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Nine’s review into 60 Minutes’ case to be led by former A Current Affair and 60 Minutes bosses

The former boss of Nine’s tabloid television show A Current Affair and the man who launched 60 Minutes in Australia are to lead the review in to how its 60 Minutes’ crew came to be charged with kidnapping in Lebanon, Nine network boss Hugh Marks has announced.

Former A Current Affair EP David Hurley, who retired in 2015 after spending some years acting as a key advisor former Nine CEO David Gyngell and Gerald Stone will also be joined in the review by the company’s legal adviser Rachel Launders.

Freed 60 minutes reporter Tara Brown and mother Sally Faulkner.

Freed 60 minutes reporter Tara Brown and mother Sally Faulkner.

Reporter Tara Brown and her crew were freed overnight after what is believed multimillion dollar deal was made between Nine and the Lebanese father of Australian mother Sally Faulkner’s children Ali Elamine.

The crew are expected back in Australia later today with Marks sending an email to staff this morning in which he conceded mistakes were made, writing: “At no stage did anyone from Nine or 60 Minutes intend to act in any way that made them susceptible to charges that they breached the law or to become part of the story that is Sally’s story.

“But we did become part of the story and we shouldn’t have.”

Last week authorities in Lebanon filed multiple charges against the crew, Faulkner and members of a child recovery team, among the charges was the allegation of kidnap, over their involvement in the attempt by Brisbane mother Faulkner to retrieve her two children.

“Nine will conduct a full review that will be headed by Gerald Stone, with David Hurley and General Counsel Rachel Launders, to ascertain what went wrong and why our systems, designed to protect staff, failed to do so in this case” wrote Marks.

“We will task the review with recommending the necessary actions to ensure that none of our colleagues are put in a similar position in the future.

“This has been an extraordinarily stressful time for the crew and for their families and I want to very publicly acknowledge how much they have been through and thank them for their courage, their perseverance and for the trust they placed in us to resolve events.”

Marks went on to thank the Australian government and departmental officials for their help along with a number of key staff in working to secure the Australian crew’s release.

Throughout the controversy the Nine Network has played down allegations it paid $120,000 to the agency or mother, money which is thought to have helped fund the child recovery operation.

Marks’s email did not address this point but the Nine CEO also said that he did believe child recovery and the laws governing taking children overseas remains an important area of public interest and one Nine would continue to cover.

“What has happened to Sally happens all too often and affects thousands of Australian families,” he wrote. “It is a story that not only is profoundly in the public interest but also one the public is interested in. It’s an issue that we will continue to highlight.”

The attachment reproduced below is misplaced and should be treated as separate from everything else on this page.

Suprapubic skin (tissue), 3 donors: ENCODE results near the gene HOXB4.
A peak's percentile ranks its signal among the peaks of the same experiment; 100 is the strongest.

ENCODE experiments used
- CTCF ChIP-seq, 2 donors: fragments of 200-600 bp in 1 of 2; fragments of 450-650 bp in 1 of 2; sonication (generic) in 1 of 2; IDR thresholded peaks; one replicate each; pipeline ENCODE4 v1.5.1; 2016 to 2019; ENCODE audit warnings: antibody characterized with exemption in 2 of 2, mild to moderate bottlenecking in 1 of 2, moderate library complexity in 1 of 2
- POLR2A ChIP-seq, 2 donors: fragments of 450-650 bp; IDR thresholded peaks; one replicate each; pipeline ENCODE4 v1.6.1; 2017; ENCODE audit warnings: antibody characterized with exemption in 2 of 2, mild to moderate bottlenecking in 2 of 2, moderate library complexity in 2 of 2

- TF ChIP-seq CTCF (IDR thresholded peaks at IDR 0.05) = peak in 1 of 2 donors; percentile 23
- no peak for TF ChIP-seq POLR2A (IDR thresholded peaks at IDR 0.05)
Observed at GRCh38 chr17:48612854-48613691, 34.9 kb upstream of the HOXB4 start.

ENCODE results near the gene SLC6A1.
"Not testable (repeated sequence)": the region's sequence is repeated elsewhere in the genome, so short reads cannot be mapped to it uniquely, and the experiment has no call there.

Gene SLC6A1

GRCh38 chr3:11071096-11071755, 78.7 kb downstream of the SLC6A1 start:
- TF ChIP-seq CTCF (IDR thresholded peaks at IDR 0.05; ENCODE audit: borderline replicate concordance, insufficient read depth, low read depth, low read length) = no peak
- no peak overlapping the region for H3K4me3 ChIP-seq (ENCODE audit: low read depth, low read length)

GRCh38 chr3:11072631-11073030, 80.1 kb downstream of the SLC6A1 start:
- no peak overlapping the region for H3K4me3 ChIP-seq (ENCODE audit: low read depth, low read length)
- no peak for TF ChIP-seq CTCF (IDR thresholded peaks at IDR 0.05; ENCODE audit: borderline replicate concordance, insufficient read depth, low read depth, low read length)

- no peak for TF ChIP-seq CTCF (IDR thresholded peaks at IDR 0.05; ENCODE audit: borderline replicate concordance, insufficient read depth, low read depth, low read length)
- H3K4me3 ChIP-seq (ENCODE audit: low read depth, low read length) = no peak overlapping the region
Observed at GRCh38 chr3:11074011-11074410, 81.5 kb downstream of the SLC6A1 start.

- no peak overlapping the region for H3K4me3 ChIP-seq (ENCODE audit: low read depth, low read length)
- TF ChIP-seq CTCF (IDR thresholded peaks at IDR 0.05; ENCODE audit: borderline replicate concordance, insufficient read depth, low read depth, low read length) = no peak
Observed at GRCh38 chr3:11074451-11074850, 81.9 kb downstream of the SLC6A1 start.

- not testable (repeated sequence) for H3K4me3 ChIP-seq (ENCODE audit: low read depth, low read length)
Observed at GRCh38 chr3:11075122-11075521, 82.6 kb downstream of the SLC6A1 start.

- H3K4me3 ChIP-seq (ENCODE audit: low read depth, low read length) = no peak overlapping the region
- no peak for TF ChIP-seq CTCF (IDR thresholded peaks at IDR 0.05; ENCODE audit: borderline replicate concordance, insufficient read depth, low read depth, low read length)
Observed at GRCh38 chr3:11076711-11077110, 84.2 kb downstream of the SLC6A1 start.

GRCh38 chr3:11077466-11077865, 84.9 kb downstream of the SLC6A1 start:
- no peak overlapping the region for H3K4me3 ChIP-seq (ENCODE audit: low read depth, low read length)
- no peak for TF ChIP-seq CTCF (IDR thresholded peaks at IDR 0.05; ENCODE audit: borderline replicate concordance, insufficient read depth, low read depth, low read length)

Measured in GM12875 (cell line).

The chief planner of the kidnap operation Adam Whittington and one of crew employed by him to snatch Faulkner’s children Craig Michael remain in prison in Lebanon.

Nic Christensen 

Marks’s full email to staff:

Dear All

As you would all by now be aware our 60 Minutes team, together with Brisbane mother Sally Faulkner, are out of detention and on their way home. It is an enormous relief for all involved but particularly the families and loved ones of our 60 Minutes team who have suffered a great deal over these last two weeks.

I would like to personally thank the Australian Government, the Foreign Minister Julie Bishop, the Australian Ambassador to Lebanon, Glenn Miles, and his consular staff in Beirut and staff at the Department of Foreign Affairs in Canberra for their advice and assistance.

I also pass on my thanks to our local team in Lebanon, and those who supported them from Australia (particularly Kirsty Thomson and the 60 Minutes team) who have worked around the clock in securing our team’s release.

You should know that the crew has asked me to thank the officials in Lebanon who were involved in their detention for their professionalism and for treating them with dignity and respect.

It is important to reiterate that at no stage did anyone from Nine or 60 Minutes intend to act in any way that made them susceptible to charges that they breached the law or to become part of the story that is Sally’s story. But we did become part of the story and we shouldn’t have.

Nine will conduct a full review that will be headed by Gerald Stone, with David Hurley and General Counsel Rachel Launders, to ascertain what went wrong and why our systems, designed to protect staff, failed to do so in this case. We will task the review with recommending the necessary actions to ensure that none of our colleagues are put in a similar position in the future.

This has been an extraordinarily stressful time for the crew and for their families and I want to very publicly acknowledge how much they have been through and thank them for their courage, their perseverance and for the trust they placed in us to resolve events.

What has happened to Sally happens all too often and affects thousands of Australian families. It is a story that not only is profoundly in the public interest but also one the public is interested in. It’s an issue that we will continue to highlight.

Finally, I would like to acknowledge and thank our head of news and current affairs Darren Wick who has been in Lebanon since early last week. We should all drop in to Wickie’s office when he is back and say thanks.

Hugh

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